Recently I took a call with a customer during which we reviewed and discussed some of the company’s web content. As the primary point of differentiation, it highlighted that the platform was “next gen.” I called him on it, and he laughed and said “yeah, that’s just lazy marketing.” To his credit, most of the content we reviewed did a great job of speaking to the business pain points and how the platform addressed them. The downfall was a clear point differentiation to help compare against alternatives. As our Gartner research shows us, the inability to effectively differentiate is a challenge and can even disqualify you from consideration.
Why doesn’t the primary point of differentiation “next gen” (by itself) work? Why call that “lazy marketing?”
In short, it’s not tangible – or at least in a way that can be related to business outcome or value. Could it imply the solution is (in some unstated way) better and may have a longer life? Perhaps. However, if it isn’t the best choice to address my problem today, does that matter?
A quick test that I like to use is to imagine myself as the buyer. I’ve made the decision to move forward with the solution, and about to execute the agreement. Someone – perhaps my manager – asks “why that product?” Would I be comfortable saying “because it’s the next gen!”? And, even if yes, how would I respond when then asked “what makes it next gen, and why is that important?”
Of course, buyers presumably know something about your product and could take a stab at what makes it “next gen.” But, you run the risk of it missing the mark and/or an internal detractor on the buying team pointing out that “vendor X’s solution also provides that.”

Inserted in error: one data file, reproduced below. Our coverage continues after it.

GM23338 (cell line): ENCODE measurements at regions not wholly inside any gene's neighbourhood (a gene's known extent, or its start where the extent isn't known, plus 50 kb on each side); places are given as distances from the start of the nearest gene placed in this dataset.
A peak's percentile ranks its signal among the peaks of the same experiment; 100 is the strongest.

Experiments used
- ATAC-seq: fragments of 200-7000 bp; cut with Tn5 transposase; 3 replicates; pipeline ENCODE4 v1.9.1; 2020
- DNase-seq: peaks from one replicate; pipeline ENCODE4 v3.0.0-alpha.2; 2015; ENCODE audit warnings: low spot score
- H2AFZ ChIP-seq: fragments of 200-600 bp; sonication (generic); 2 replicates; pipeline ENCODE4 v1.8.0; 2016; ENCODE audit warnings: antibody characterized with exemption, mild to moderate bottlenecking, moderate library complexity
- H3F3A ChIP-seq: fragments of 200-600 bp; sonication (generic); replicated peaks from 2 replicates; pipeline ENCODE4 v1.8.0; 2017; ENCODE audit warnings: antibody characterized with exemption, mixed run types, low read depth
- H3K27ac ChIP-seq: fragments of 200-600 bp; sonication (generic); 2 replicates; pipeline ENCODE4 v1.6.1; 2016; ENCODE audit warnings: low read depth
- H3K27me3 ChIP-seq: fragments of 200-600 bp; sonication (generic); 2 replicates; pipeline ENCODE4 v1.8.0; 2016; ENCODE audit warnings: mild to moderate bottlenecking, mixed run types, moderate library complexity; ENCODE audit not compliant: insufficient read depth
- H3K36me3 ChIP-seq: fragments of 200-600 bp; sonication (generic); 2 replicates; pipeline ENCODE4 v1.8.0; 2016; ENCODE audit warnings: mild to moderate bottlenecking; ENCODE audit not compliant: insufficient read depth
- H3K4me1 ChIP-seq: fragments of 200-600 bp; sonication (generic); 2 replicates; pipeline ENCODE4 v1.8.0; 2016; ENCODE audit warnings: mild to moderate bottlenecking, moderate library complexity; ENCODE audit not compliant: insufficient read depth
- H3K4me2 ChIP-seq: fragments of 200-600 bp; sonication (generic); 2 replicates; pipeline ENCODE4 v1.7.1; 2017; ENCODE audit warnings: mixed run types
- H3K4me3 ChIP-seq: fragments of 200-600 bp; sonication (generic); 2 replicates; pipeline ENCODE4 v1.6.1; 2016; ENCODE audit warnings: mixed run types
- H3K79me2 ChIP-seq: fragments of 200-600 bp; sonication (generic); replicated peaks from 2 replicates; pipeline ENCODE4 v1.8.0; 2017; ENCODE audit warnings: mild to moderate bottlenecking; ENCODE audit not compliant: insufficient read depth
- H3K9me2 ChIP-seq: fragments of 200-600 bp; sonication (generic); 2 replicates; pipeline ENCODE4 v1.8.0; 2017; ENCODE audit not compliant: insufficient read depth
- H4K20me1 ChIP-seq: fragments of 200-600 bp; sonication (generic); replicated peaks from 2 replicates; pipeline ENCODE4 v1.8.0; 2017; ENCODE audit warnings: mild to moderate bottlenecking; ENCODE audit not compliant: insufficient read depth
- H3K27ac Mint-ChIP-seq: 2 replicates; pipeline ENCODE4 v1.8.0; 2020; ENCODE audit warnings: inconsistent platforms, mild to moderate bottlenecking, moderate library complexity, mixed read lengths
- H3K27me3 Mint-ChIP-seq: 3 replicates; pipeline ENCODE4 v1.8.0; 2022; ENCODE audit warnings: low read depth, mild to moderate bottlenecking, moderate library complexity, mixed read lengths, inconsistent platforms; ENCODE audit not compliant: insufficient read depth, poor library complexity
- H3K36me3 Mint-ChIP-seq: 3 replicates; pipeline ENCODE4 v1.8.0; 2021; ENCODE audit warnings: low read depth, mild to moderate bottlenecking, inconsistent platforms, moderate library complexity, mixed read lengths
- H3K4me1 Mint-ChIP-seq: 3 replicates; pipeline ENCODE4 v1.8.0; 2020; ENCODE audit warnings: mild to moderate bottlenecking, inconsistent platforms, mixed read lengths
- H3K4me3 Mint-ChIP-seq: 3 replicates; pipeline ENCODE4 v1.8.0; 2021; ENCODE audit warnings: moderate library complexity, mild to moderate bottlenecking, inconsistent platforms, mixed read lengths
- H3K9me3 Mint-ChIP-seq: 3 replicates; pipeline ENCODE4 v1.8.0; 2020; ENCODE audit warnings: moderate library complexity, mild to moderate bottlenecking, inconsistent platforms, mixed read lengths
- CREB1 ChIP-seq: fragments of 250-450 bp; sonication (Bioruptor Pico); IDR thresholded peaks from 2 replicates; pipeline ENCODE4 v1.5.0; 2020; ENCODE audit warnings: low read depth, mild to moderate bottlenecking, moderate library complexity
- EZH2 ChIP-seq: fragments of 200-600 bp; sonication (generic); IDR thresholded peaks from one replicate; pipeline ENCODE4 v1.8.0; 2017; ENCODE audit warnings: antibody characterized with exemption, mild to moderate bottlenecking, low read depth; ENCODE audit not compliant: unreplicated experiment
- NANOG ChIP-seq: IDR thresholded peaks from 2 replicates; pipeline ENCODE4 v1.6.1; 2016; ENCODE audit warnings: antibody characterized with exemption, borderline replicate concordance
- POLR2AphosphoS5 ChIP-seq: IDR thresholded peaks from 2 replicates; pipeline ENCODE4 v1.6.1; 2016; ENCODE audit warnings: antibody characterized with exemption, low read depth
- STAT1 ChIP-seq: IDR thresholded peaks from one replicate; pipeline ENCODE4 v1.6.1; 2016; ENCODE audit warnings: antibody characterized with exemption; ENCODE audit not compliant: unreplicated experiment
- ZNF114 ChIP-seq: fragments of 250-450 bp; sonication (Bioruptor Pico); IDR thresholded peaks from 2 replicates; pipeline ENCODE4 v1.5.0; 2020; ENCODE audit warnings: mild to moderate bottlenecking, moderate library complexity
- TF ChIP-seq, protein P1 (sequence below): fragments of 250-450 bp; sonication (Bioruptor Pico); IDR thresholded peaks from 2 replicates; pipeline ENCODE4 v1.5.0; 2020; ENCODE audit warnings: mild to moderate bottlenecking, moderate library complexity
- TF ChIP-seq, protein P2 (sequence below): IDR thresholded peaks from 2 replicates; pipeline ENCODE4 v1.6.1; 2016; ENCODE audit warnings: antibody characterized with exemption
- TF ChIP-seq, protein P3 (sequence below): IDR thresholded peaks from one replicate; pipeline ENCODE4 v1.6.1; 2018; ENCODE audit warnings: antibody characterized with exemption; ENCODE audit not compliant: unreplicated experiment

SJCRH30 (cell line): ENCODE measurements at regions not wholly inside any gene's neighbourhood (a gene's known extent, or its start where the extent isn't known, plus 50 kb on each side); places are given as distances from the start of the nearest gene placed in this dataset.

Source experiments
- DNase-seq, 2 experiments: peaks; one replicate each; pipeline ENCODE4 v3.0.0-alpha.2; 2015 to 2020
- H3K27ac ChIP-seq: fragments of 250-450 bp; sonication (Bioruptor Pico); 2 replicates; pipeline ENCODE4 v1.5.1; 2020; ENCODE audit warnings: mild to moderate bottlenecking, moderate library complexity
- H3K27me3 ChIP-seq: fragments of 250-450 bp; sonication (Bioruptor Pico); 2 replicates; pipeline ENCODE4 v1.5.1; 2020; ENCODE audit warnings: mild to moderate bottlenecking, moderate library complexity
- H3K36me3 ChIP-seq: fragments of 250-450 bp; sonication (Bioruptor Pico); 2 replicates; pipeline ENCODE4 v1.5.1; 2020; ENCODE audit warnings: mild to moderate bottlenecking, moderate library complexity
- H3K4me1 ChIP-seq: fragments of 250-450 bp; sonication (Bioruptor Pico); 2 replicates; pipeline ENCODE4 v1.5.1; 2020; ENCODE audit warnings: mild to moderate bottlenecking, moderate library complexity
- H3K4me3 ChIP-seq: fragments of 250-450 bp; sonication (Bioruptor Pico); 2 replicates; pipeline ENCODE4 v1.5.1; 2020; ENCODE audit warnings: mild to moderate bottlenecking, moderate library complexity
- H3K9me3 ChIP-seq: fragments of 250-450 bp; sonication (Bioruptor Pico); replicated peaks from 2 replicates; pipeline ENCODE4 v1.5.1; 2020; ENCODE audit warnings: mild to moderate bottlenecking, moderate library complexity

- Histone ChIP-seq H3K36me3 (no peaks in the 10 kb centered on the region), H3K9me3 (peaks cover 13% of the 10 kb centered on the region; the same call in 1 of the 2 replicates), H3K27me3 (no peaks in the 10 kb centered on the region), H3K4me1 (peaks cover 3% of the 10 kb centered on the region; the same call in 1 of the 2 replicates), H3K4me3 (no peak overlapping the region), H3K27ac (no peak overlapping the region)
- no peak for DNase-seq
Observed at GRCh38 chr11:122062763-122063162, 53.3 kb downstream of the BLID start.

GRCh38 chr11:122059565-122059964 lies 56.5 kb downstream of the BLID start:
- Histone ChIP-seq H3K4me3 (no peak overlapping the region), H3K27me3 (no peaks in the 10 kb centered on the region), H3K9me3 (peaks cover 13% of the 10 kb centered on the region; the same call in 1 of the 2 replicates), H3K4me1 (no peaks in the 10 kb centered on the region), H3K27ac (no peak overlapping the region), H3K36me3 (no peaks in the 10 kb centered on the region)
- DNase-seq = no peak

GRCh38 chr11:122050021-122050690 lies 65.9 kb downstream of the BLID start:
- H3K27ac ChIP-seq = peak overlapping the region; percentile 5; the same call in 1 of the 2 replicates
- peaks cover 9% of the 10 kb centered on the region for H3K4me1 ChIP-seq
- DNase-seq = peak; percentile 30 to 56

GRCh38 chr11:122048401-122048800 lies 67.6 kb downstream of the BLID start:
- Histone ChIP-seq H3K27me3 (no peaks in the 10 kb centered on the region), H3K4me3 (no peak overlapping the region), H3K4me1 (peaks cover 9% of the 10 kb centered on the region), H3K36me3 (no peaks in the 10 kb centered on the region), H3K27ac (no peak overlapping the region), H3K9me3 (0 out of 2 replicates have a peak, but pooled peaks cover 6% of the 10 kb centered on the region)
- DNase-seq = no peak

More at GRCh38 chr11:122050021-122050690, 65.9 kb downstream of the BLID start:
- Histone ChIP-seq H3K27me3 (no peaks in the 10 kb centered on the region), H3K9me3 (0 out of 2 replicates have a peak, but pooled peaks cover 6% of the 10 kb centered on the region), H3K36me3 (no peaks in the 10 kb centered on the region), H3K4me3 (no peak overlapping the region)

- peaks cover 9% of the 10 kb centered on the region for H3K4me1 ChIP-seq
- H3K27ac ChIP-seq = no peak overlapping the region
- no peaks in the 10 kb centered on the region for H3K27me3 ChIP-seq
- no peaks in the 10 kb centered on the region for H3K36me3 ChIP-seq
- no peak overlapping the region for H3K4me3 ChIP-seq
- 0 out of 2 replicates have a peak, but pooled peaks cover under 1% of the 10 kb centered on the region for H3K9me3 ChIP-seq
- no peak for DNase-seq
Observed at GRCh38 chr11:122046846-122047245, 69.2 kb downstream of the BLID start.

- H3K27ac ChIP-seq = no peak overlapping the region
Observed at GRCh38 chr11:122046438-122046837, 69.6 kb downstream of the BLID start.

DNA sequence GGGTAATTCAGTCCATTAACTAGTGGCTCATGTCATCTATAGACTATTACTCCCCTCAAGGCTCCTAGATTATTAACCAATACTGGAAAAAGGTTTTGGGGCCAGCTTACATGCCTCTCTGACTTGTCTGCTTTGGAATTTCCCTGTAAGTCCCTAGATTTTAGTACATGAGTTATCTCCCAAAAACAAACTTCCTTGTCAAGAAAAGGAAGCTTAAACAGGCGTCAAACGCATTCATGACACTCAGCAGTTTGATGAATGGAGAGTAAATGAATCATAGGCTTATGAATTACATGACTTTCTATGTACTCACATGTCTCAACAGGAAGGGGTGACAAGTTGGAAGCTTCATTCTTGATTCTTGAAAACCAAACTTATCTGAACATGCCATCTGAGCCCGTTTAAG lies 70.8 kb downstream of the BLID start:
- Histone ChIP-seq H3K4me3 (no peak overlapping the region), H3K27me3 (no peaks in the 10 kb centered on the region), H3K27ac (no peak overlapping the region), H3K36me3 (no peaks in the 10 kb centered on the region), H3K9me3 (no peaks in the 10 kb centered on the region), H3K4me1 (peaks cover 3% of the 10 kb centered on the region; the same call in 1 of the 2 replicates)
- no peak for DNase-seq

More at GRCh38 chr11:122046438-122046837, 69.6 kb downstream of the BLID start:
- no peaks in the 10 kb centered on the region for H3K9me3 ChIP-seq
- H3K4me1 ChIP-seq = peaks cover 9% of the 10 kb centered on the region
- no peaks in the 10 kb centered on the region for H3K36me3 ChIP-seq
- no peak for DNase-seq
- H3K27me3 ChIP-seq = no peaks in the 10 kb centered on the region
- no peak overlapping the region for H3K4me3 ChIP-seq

In the end, buyers might be able to figure out on their own what makes your solution different than the others. Still, they want your help – especially when they are early in the buying cycle trying to make sense of the available options.
If you want to make claims such as “next generation,” then you also need to (succinctly) clarify what that means, and why it is significant. Of course, if you can do that, why not just say that to begin with?
“Lazy marketing” is not synonymous with using the phrase “next gen.” There are many other challenges to effective differentiation.
This past week, my colleague Hank Barnes and I updated our go-to-market research on differentiation (see Tech Go-to-Market: 10 Steps for Improved Differentiation). In the research we outline many of the pitfalls and the steps to help tech providers establish helpful and useful comparison against competitive alternatives. It is not an easy exercise, and we spend quite a bit of time with technology providers helping to hone in on what makes them unique in a memorable and compelling way. However, with a degree of focus and thought, articulating effective differentiation can be achieved.
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